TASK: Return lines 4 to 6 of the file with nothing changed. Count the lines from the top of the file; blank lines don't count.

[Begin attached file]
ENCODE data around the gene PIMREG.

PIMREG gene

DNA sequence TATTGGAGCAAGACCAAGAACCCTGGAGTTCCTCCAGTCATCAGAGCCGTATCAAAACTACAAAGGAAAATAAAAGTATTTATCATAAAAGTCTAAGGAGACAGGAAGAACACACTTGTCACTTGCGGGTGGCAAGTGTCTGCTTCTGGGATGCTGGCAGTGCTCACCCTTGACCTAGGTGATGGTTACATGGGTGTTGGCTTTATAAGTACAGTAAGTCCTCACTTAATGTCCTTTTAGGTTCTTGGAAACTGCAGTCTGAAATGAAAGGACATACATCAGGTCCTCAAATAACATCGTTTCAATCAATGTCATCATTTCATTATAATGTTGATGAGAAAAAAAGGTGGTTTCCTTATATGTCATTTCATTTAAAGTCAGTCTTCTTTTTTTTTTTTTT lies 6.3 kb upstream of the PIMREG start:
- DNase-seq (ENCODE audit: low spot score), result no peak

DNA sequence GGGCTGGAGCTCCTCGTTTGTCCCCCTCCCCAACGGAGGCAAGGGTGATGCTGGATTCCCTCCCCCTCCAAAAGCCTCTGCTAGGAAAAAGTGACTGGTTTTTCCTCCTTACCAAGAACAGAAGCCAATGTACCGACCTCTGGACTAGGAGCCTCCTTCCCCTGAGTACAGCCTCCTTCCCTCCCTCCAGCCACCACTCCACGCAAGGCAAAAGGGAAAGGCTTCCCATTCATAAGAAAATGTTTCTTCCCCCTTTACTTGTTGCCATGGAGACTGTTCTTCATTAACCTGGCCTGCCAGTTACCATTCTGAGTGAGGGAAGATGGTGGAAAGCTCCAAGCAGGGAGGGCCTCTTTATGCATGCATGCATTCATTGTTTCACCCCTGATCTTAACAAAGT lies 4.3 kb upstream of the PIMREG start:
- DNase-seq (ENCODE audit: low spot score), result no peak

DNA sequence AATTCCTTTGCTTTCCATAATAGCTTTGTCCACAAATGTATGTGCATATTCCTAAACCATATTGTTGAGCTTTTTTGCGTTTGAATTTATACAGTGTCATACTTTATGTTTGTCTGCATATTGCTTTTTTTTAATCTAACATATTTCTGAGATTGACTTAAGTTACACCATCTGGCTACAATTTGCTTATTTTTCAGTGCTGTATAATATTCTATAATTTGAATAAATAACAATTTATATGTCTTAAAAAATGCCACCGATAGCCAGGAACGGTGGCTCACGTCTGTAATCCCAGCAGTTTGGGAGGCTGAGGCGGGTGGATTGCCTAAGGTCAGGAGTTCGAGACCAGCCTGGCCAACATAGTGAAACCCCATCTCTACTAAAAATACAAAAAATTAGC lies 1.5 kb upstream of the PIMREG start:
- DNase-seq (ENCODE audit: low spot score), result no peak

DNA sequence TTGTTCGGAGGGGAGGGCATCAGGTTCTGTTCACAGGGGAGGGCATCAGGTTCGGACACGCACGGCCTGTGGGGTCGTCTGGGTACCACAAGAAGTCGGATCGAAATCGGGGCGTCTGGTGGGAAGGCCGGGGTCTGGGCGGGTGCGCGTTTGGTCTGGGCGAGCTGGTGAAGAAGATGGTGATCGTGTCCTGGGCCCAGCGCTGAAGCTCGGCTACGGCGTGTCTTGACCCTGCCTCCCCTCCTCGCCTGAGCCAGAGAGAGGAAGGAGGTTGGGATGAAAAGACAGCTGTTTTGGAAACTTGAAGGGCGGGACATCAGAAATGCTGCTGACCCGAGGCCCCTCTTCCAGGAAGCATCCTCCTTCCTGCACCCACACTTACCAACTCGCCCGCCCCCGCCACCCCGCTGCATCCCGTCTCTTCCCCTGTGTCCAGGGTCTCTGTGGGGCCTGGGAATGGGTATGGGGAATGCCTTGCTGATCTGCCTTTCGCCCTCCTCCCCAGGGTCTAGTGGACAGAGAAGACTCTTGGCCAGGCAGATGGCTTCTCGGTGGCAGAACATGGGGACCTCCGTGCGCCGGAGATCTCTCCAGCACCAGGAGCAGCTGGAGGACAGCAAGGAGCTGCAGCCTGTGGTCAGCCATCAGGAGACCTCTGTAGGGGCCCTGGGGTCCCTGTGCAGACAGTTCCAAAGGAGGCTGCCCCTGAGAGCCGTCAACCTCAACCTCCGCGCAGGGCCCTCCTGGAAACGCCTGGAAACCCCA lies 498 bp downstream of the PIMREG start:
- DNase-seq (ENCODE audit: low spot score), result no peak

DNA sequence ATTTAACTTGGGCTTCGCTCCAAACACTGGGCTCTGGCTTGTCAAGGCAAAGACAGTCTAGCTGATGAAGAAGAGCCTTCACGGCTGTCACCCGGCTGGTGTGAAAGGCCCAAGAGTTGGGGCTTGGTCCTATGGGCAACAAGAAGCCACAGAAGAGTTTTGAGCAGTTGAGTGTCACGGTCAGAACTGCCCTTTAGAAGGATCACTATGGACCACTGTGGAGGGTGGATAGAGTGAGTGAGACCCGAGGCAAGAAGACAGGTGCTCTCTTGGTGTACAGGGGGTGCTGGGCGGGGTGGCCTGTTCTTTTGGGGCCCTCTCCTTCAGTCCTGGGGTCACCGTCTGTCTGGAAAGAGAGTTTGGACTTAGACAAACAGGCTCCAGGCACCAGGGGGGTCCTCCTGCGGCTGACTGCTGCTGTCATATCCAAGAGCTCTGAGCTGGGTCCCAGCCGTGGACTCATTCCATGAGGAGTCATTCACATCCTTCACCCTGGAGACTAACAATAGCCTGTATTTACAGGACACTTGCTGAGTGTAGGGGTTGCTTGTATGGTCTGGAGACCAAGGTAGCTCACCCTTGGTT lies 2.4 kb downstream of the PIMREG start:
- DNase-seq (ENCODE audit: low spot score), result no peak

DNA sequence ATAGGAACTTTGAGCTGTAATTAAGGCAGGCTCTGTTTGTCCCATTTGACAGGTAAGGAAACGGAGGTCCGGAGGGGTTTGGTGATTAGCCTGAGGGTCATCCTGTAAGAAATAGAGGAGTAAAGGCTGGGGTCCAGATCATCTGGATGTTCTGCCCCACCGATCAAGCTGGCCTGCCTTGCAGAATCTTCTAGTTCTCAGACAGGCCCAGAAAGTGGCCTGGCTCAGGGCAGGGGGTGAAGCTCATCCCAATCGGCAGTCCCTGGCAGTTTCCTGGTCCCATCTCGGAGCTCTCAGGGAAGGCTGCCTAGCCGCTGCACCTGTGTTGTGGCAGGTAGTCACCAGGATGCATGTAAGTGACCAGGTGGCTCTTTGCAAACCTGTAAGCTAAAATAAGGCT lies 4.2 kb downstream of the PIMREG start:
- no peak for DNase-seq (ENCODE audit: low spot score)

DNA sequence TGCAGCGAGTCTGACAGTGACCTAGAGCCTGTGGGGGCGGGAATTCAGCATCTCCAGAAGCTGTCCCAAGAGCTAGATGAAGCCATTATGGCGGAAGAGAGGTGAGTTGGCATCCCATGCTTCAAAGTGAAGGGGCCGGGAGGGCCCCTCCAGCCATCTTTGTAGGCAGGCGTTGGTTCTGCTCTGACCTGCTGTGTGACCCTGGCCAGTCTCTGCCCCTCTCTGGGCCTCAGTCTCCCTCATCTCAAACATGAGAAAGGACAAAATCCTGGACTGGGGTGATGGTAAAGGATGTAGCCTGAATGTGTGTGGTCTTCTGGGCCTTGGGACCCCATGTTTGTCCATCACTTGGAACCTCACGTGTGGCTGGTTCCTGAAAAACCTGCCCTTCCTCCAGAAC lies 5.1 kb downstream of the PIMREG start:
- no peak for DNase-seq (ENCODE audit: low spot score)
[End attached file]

- DNase-seq (ENCODE audit: low spot score), result no peak

DNA sequence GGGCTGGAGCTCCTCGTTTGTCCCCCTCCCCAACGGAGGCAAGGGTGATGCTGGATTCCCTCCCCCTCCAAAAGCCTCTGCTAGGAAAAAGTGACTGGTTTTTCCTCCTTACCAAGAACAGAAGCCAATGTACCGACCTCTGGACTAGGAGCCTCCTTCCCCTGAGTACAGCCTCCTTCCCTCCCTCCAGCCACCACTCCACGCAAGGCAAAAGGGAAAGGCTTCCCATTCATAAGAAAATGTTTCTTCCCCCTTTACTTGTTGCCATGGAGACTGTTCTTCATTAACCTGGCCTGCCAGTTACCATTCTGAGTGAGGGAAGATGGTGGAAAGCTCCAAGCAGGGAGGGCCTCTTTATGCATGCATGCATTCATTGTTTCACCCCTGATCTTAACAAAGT lies 4.3 kb upstream of the PIMREG start:
- DNase-seq (ENCODE audit: low spot score), result no peak